Indie booksellers figured out 5 years, 8 years, or even a decade ago that the best way to compete with Amazon is do what it cannot: host events, and foster a local book community. There are even chains like Busboy & Poets that have made finding ways to be part of the community their raison d’etre.
The 17,400-square-foot Vernon Hills store features oak bookshelves and wood grain tile floors throughout. A distinctive feature is what the chain is calling two large “book theaters” located in the heart of the store where customers can explore new books in what the company is calling a new “360-degree experience.”
Tables and comfortable chains are situated throughout the store if customers want to relax and explore a book or mingle with a group of friends.
The cafe in the new Barnes & Noble outlet will offer Starbucks coffees and teas, baked goods, sandwiches, quiches and a soup of the day.
Staff at the new store will be equipped with tablets to be able to assist customers anywhere in the store. Self-serve kiosks throughout the store will enable customers to research and locate books throughout the store.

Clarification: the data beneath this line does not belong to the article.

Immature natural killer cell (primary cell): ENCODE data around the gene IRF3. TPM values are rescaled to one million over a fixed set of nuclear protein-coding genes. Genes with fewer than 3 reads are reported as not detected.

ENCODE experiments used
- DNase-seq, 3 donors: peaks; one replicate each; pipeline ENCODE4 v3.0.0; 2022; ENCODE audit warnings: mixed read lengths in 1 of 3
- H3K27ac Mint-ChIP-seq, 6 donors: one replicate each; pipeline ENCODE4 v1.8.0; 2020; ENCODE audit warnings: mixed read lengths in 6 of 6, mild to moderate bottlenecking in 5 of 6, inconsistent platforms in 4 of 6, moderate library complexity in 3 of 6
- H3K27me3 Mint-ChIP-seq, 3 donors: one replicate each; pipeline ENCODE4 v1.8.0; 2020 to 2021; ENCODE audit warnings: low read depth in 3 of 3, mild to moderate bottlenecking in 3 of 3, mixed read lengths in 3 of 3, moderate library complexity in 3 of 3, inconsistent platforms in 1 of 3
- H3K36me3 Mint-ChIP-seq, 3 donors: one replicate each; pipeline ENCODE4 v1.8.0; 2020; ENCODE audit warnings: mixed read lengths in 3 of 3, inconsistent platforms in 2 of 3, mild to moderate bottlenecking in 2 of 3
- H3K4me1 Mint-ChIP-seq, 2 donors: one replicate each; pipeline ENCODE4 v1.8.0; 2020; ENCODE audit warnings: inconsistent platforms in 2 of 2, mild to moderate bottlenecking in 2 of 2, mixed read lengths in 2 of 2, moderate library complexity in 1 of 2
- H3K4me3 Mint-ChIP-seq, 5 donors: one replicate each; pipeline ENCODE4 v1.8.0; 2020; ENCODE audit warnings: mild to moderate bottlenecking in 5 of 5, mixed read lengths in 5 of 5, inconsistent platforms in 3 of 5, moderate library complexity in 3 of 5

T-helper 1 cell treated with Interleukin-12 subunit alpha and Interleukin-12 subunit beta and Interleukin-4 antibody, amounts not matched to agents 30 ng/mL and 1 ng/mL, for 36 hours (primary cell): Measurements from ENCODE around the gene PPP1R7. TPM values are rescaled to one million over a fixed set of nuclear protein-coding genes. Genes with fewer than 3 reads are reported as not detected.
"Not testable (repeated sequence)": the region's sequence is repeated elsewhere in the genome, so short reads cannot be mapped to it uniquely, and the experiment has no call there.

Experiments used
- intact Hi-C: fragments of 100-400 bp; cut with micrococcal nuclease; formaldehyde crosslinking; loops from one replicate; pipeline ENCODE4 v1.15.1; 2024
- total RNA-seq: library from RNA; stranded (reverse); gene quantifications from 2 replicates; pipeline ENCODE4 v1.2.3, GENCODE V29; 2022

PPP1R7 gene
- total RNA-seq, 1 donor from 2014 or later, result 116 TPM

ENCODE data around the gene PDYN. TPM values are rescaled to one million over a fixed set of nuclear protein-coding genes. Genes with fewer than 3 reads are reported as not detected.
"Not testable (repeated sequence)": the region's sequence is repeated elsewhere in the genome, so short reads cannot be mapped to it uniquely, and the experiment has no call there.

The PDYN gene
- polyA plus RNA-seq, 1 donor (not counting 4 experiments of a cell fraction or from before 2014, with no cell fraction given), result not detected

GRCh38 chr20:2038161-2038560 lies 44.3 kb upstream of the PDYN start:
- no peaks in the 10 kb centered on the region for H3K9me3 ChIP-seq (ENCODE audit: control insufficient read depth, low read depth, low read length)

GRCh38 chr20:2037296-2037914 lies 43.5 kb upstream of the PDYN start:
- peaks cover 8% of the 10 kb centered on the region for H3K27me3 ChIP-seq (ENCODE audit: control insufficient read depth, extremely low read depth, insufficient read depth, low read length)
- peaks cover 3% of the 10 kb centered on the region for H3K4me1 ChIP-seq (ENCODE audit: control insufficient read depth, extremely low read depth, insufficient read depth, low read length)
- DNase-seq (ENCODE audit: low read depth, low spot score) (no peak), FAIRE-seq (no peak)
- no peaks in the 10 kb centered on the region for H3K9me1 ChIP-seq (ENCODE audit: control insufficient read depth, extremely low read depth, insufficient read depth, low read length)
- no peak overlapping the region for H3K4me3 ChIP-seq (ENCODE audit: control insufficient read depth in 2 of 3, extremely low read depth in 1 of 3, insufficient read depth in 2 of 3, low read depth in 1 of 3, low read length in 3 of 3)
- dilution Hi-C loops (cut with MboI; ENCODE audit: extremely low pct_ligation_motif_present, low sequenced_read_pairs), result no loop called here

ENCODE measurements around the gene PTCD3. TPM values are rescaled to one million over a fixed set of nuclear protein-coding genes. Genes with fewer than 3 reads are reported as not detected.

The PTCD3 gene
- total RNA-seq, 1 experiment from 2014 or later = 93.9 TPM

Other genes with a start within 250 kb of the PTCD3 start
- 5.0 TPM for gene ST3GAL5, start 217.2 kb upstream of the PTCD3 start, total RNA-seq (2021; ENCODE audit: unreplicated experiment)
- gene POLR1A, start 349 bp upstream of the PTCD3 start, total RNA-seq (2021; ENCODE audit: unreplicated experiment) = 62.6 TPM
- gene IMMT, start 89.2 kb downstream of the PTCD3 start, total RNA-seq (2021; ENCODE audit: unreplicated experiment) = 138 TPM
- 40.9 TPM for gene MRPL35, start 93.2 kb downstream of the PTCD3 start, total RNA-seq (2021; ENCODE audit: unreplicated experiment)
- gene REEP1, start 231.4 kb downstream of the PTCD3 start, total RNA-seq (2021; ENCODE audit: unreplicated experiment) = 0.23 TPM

Additionally, a 700-square-foot flexible event space will be available for author events and book signings.
The thing that gets me about B&N opening 5 stores based on this concept is that not only did indie bookstores show the idea worked 5 years ago, but also that Amazon is using it. Several Amazon Books locations have an event space; the DC store, for example, has a small set of wooden bleachers where around 20 people could sit and listen to an author.
We know this idea works, and yet B&N is only going to try it with 5 stores.
These poor fools are killing their company through timidity, when only radical changes will save it.
What Barnes & Noble should be doing, if they had the courage, is just about anything else.
I’m sure you have good suggestions; what I would do would be to take the ten percent of B&N’s lowest performing stores and convert all of them to the new plan. The first step would be to sell off most of the stock in a fire sale, and then remove about a third of the shelves and rearrange the rest so that there’s multiple event spaces.
This would be an insanely risky gamble, yes, but at this point that is what Barnes & Noble needs to survive. Timidly trying ideas that are SOP with its competition isn’t going to cut it; the only thing B&N that way is going to accomplish is to piss away the time it has left.
Plus, having multiple stores with multiple staffs banging away at a new concept can only increase the chance that B&N will end up with a viable business model.
Alas, Barnes & Noble isn’t going to do that; in fact, I would go so far as to say they are unable to make the radical changes required.
And that inability to adapt, more than anything, is what is killing them.